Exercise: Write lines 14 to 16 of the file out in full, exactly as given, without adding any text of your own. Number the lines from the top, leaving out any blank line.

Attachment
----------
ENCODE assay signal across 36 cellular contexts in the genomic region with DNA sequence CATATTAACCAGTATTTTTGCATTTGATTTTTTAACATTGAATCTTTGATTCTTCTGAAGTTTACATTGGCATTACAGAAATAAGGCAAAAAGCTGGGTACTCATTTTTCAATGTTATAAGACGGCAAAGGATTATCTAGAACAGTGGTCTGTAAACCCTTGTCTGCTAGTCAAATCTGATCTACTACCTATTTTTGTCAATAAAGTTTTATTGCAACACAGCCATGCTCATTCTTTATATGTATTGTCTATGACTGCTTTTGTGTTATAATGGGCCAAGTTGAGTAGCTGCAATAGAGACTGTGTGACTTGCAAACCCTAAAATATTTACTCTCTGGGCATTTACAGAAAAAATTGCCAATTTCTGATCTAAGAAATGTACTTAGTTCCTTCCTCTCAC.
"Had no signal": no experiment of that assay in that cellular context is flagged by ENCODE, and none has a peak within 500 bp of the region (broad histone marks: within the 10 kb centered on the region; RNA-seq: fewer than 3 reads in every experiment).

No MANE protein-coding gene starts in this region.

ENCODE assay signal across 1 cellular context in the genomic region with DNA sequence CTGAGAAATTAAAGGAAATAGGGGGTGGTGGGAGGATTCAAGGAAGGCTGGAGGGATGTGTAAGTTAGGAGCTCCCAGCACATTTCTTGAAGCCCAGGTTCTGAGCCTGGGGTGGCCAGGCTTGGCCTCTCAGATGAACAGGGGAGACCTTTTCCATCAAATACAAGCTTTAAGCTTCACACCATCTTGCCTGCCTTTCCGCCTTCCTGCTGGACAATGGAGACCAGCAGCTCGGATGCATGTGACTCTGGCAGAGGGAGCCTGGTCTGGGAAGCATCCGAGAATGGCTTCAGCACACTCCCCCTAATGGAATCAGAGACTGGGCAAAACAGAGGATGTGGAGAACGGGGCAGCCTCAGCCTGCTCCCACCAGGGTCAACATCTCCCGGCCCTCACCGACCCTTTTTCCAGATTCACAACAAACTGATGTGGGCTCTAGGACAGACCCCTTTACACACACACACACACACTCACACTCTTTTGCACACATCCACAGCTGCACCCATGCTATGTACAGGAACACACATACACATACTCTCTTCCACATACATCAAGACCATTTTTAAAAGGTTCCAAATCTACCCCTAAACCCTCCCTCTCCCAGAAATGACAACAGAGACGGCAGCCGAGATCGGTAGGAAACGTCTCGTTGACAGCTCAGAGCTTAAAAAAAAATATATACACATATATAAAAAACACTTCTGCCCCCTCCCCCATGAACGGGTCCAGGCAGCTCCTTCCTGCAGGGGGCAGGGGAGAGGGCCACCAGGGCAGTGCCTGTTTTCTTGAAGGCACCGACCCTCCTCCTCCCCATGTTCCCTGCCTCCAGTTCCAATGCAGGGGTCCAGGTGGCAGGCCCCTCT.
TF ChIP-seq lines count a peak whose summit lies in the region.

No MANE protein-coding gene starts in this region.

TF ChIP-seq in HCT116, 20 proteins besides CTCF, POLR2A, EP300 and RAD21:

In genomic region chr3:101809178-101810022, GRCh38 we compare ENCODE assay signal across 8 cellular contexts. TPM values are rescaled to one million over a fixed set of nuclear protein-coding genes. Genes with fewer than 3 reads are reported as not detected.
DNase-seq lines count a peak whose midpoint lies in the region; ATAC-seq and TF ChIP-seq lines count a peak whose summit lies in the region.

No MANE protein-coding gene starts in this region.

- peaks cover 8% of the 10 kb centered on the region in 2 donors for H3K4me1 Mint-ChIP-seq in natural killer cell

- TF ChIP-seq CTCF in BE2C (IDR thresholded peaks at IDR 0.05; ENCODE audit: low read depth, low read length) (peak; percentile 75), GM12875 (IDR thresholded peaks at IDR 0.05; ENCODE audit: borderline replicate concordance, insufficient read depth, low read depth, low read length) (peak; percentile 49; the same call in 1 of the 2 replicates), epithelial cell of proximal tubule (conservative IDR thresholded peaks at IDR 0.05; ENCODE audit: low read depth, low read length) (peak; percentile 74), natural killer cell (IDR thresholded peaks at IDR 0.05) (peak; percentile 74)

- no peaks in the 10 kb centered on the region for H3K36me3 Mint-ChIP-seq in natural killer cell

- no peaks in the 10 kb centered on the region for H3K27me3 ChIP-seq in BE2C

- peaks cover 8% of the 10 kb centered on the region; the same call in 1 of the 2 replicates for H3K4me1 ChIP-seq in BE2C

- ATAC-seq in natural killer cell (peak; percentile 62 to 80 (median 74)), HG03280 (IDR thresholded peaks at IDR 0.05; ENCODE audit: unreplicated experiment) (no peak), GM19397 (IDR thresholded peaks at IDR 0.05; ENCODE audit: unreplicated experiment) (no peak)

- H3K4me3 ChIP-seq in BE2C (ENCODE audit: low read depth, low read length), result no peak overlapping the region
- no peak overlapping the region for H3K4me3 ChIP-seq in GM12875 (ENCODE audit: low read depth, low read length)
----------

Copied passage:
- no peaks in the 10 kb centered on the region for H3K27me3 ChIP-seq in BE2C

- peaks cover 8% of the 10 kb centered on the region; the same call in 1 of the 2 replicates for H3K4me1 ChIP-seq in BE2C

- ATAC-seq in natural killer cell (peak; percentile 62 to 80 (median 74)), HG03280 (IDR thresholded peaks at IDR 0.05; ENCODE audit: unreplicated experiment) (no peak), GM19397 (IDR thresholded peaks at IDR 0.05; ENCODE audit: unreplicated experiment) (no peak)